Many development processes emphasize the role of the customer in product development, WorryDrivenDevelopment
is no exception. However, the customer in a WorryDrivenDevelopment
process assumes a different role. Other processes focus on having the customer as a member of the design team; providing the team with requirements and UserStories
and the like.
This is an AntiPattern
. It is well known that TheCustomersAreIdiots
, who if allowed to be involved in the design will loudly insist that IwantaPony
, and will demonstrate a clear lack of sympathy for the limited resources available to the project. However, there is one area in which customers are quite useful - testing.
- I like this phrasing; shall I attribute it to Anon when quoting, or is there a better attribution? Tis ScottJohnson again - now posting from home
Simply ship software (labelled as "complete") to the customer. The defect reports from the field will start to roll in, as customers discover all sorts of defects uncovered by the design team. This practices has several key advantages:
- Programmers and SWQA staff, for some reason, insist on being paid - even overseas workers command premium salaries. The customer, on the other hand, not only will perform QA for free, he will pay you for the privilege.
- This is one way the fact TheCustomersAreIdiots will work for you. As idiots, the customers will find ways to break your product that your design and QA teams (who, being intelligent individuals, will know to avoid) will fail to find.
- This practice also provides additional revenue opportunities, through the selling of maintenance releases. Simply take the reported bugs, divide them up among a series of maintenance releases, fix some in each one, and charge the customer to upgrade. If the other KeyProcessArea?s are followed; the number of defects fixed in each such upgrade will be offset by new defect introduced by the attempts to repair the existing defects. (But make sure you RemoveTest; otherwise you might discover these defects yourself, and thus deprive yourself of the revenue opportunity the defect creates).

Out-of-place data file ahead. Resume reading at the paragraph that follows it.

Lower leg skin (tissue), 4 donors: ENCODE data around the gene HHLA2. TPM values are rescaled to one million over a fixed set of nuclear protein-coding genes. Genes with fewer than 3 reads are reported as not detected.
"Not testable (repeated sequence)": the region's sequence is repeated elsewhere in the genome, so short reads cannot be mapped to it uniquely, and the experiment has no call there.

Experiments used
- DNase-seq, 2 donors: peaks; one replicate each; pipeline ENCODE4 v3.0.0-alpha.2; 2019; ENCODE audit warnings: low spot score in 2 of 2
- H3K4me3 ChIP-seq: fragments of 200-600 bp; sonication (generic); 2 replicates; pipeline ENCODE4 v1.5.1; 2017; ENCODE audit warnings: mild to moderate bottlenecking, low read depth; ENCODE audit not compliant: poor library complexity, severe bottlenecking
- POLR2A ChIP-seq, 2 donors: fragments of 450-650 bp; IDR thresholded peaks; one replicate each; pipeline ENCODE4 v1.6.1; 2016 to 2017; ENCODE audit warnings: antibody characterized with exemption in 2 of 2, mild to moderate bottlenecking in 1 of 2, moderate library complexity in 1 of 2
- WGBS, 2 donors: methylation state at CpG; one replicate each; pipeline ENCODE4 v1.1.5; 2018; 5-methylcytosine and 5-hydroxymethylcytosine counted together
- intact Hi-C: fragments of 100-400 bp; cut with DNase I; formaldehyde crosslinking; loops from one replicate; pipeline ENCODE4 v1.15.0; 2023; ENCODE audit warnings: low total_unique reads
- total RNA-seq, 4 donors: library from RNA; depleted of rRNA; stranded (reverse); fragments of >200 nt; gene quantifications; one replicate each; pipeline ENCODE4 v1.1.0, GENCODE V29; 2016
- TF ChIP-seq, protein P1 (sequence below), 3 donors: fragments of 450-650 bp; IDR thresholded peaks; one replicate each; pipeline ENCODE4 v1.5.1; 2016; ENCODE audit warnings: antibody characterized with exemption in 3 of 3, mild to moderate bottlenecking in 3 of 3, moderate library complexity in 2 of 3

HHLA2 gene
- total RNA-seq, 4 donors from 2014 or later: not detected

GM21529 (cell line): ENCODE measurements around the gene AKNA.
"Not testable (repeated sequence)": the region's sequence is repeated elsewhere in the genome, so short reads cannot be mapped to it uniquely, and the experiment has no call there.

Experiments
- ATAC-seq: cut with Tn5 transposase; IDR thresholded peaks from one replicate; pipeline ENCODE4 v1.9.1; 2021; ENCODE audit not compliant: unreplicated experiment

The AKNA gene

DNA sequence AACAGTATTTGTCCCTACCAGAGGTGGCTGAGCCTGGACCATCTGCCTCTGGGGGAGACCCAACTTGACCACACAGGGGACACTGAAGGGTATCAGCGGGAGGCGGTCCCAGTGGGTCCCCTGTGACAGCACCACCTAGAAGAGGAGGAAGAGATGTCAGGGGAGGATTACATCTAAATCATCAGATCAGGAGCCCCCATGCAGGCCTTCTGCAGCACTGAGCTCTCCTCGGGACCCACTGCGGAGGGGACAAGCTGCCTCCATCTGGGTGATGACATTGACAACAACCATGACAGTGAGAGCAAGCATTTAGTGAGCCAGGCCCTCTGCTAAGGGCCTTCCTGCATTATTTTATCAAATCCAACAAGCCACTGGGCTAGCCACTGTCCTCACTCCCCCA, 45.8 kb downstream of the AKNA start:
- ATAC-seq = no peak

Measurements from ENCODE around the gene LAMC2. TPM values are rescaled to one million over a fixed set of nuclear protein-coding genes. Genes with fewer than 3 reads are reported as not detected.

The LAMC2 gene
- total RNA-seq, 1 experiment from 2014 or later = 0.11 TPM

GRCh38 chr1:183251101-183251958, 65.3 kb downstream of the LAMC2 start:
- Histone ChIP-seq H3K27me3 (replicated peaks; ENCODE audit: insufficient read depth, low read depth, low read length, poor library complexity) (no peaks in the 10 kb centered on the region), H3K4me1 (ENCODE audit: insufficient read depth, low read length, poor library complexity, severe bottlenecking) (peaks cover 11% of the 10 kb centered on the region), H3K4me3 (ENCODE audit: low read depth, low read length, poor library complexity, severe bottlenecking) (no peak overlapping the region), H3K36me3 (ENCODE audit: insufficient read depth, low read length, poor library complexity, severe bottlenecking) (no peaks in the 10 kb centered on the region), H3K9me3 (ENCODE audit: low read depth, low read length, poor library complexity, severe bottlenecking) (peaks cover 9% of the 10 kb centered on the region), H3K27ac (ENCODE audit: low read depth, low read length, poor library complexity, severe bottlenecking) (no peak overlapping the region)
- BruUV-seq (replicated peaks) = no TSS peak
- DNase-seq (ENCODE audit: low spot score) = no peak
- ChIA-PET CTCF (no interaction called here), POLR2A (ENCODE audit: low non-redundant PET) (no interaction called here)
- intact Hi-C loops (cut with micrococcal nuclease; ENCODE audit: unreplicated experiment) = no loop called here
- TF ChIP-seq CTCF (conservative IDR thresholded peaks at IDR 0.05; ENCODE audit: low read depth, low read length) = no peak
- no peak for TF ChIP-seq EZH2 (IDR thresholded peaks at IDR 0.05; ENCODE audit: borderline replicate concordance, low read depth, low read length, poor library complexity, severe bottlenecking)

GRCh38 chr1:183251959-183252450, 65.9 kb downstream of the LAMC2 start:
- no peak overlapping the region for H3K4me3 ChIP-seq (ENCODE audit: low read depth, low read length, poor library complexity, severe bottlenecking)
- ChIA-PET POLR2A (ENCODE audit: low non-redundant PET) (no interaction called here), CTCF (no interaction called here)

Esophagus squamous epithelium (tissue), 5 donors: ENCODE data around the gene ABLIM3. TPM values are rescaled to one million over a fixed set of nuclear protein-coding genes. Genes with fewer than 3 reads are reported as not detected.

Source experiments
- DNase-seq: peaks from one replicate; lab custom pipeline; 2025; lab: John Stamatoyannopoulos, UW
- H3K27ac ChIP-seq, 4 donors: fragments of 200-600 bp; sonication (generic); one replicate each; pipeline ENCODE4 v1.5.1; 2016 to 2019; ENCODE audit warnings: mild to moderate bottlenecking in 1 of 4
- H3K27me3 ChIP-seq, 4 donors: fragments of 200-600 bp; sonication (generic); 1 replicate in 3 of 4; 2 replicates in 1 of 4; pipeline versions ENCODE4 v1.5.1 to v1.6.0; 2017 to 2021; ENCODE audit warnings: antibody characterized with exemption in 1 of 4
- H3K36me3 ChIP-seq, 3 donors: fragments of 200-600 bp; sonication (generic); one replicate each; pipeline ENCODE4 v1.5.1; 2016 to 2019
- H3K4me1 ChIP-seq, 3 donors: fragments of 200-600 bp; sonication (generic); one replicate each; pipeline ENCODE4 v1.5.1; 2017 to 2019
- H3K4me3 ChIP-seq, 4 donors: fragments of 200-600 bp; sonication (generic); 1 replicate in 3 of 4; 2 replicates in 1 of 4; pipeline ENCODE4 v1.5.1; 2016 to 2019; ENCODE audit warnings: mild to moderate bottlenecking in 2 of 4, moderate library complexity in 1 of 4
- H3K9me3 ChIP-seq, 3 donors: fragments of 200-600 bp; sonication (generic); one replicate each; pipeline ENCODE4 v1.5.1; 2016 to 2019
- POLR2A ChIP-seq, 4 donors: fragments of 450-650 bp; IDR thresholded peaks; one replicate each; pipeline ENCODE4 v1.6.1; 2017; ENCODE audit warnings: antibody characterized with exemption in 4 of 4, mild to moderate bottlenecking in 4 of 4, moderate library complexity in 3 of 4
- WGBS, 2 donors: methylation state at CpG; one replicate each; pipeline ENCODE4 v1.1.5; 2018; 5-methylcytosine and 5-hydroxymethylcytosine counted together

- The issuance of maintenance releases also provides numerous opportunities to introduce VendorLockIn, by coupling the bug-fixes to some new feature or architecture change which breaks a competing product (or forces the upgrade of some other product which you offer, in order to maintain compatibility). This strategy has worked for several prominent software companies.
Some methodologies advocate early release of pre-production code to customers to implement CustomerQa
; this is often called BetaTesting
. This, too, is an AntiPattern
that should be avoided. For one thing, the customer may expect the discovered defects to be repaired before the "final" release is shipped. For another, in most cases this means foregoing a revenue opportunity, as many customers are reluctant to pay money for beta code. Unless, of course, it is labelled 1.0.
This is awesome.
However, I'm worried
that there is not enough worrying involved here. And, is this actually accomplishing real work? WorryDrivenDevelopment
avoids doing real work :)
Although, this practice does encourage the developers to avoid actually finishing there work. This does fit the WorryDrivenDevelopment
definition somewhat :) Hmm, maybe we need an EndlessMeeting
to discuss this...
Maybe this practice supports WorryDrivenDevelopment
, but is really part of a much broader IdiotProofProcess
, yet to be named, that WorryDrivenDevelopment
is also a part of?
Thanks for a very enjoyable break in the day. Cheers, -- JasonNocks